A variety of orthopedic devices, including bone reduction and distraction devices, are known in the art. Reduction and distraction devices (commonly referred to as reducers and distractors), are used to gradually adjust the relative orientation and spacing of the bone parts on opposing sides of a bone repair site. As used herein, “bone repair site” refers to any bone region which is bounded on opposing sides by relatively healthy bone regions to which orthopedic devices can be secured, such as an osteotomy (cutting of a bone) or a fracture.
  • [0004]
    Reducers and distractors typically consist of transcutaneous pins or screws secured in the bone on either side of the bone repair site together with a mechanism which allows controlled incremental adjustment of the distance between parts of the device on opposing sides of the bone repair site. Typically, distractors are used to perform distraction osteogenesis (the formation of bone). This procedure was perfected by the Russian orthopedic doctor, Gavriel Ilizarov. A typical procedure of this type involves at most an osteotomy completely separating the bone into two segments, or at least an incision of the cortical portion of the bone. Then, the bone segments on either side of the osteotomy (or the medullary or cancellous portion of the bone on either side of the incision) may be expanded. This gradual separation allows new bone to form in the osteotomy void. The distraction phase is followed by a consolidation phase, during which the distractor is held fixed, and the new bone growth gains strength. Following the consolidation phase, the distractor is removed from the patient.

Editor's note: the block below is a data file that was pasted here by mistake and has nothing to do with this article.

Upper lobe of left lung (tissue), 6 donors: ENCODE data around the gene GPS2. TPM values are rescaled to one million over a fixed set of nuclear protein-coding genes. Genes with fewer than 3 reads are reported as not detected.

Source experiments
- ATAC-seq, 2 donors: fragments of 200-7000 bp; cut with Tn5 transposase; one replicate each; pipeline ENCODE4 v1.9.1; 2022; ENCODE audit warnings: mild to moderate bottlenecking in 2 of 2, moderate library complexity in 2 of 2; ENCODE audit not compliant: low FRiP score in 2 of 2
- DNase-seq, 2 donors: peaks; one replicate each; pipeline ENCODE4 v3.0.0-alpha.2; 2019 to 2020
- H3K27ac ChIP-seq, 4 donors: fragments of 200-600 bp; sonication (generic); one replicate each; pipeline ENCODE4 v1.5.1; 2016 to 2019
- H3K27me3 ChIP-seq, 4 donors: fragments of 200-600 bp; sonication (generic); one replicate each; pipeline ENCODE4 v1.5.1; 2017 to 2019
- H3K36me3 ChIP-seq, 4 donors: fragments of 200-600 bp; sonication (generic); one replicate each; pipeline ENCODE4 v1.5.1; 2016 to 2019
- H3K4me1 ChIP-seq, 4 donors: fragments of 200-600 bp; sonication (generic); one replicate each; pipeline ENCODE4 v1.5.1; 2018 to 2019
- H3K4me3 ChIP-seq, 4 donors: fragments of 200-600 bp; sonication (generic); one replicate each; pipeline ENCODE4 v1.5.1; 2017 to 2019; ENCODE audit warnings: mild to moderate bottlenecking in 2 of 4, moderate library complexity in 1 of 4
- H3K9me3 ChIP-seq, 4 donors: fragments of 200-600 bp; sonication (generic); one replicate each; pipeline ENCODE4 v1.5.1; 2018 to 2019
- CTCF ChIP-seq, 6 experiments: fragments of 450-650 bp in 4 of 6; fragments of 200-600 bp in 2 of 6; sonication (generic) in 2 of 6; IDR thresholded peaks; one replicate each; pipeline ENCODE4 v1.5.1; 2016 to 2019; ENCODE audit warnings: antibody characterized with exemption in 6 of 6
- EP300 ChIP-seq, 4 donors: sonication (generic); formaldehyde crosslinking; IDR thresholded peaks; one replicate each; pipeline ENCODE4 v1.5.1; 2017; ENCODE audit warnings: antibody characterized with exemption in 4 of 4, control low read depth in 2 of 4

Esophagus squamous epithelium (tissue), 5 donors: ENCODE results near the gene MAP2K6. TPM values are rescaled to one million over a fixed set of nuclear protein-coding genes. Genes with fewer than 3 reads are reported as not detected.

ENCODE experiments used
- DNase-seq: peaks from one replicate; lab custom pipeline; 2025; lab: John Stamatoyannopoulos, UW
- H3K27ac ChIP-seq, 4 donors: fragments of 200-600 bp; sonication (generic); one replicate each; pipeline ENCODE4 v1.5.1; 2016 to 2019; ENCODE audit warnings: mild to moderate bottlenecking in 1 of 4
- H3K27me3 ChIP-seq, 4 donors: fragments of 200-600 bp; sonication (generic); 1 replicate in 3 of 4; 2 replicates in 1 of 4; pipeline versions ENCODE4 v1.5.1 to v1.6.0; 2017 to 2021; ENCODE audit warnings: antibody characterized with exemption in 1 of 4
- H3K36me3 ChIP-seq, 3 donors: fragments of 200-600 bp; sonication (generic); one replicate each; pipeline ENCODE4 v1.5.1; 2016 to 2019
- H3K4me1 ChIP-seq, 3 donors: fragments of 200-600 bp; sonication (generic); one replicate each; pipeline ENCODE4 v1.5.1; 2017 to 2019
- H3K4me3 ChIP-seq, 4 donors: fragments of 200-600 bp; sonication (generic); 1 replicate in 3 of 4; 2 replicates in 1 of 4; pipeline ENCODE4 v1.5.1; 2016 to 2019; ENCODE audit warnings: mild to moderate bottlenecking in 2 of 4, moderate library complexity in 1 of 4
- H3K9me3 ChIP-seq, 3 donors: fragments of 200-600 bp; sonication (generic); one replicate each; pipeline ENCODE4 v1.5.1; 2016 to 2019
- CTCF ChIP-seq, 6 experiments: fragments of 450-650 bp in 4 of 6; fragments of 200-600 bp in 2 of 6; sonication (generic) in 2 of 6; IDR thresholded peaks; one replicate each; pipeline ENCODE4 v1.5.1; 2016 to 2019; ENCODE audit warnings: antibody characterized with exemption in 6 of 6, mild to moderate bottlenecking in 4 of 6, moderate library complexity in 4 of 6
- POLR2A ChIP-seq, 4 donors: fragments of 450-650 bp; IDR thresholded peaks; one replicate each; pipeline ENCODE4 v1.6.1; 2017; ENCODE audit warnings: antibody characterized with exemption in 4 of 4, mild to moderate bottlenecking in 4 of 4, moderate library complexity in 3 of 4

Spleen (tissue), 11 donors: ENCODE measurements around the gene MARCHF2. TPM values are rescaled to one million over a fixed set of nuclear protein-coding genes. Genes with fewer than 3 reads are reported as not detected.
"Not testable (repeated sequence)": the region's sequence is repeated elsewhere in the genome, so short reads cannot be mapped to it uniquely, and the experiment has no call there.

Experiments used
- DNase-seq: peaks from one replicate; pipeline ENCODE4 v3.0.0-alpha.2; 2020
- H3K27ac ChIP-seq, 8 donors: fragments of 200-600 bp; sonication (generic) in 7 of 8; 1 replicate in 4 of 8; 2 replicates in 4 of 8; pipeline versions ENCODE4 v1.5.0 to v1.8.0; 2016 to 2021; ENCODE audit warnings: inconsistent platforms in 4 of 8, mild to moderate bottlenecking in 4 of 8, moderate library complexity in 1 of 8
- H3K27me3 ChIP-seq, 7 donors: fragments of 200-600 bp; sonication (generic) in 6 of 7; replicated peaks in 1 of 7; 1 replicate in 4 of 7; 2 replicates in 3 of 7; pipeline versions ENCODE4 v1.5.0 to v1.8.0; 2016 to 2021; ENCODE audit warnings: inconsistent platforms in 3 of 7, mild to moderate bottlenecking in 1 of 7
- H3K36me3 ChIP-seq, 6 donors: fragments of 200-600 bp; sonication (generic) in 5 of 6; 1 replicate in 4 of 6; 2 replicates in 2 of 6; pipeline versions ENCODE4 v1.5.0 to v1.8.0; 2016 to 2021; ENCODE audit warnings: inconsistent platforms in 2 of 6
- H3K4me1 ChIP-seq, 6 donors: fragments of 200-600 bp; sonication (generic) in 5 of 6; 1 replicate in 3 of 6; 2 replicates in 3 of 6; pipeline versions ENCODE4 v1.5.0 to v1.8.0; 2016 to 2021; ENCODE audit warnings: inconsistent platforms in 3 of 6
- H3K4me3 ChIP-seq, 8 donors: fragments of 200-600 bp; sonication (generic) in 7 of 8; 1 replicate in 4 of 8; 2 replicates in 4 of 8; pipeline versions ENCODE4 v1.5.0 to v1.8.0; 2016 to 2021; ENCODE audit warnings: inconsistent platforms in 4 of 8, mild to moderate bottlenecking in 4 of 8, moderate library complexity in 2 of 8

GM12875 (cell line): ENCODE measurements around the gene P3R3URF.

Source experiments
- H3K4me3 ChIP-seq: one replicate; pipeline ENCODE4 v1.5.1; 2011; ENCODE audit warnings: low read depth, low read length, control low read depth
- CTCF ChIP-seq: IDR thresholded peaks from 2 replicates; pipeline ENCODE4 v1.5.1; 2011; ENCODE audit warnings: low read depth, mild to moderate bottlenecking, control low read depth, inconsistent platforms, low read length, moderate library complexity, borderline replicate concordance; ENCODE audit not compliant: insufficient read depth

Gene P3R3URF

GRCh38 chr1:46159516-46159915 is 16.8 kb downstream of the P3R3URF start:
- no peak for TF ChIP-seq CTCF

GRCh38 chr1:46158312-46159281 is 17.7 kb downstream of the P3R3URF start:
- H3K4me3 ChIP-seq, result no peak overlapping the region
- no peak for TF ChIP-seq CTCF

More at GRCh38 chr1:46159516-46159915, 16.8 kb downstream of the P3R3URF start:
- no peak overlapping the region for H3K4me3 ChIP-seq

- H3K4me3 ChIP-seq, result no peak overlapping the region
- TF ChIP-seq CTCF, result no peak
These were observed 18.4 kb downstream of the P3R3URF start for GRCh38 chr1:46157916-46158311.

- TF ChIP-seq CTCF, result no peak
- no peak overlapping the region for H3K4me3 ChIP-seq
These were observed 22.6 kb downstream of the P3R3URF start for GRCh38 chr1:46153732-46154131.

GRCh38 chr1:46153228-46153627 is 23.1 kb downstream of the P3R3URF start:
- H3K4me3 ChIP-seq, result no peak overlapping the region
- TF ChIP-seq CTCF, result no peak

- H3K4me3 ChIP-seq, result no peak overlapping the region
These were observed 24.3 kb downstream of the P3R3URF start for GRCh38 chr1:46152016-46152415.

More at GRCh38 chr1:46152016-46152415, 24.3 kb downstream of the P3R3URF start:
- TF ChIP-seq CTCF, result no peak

• [0005]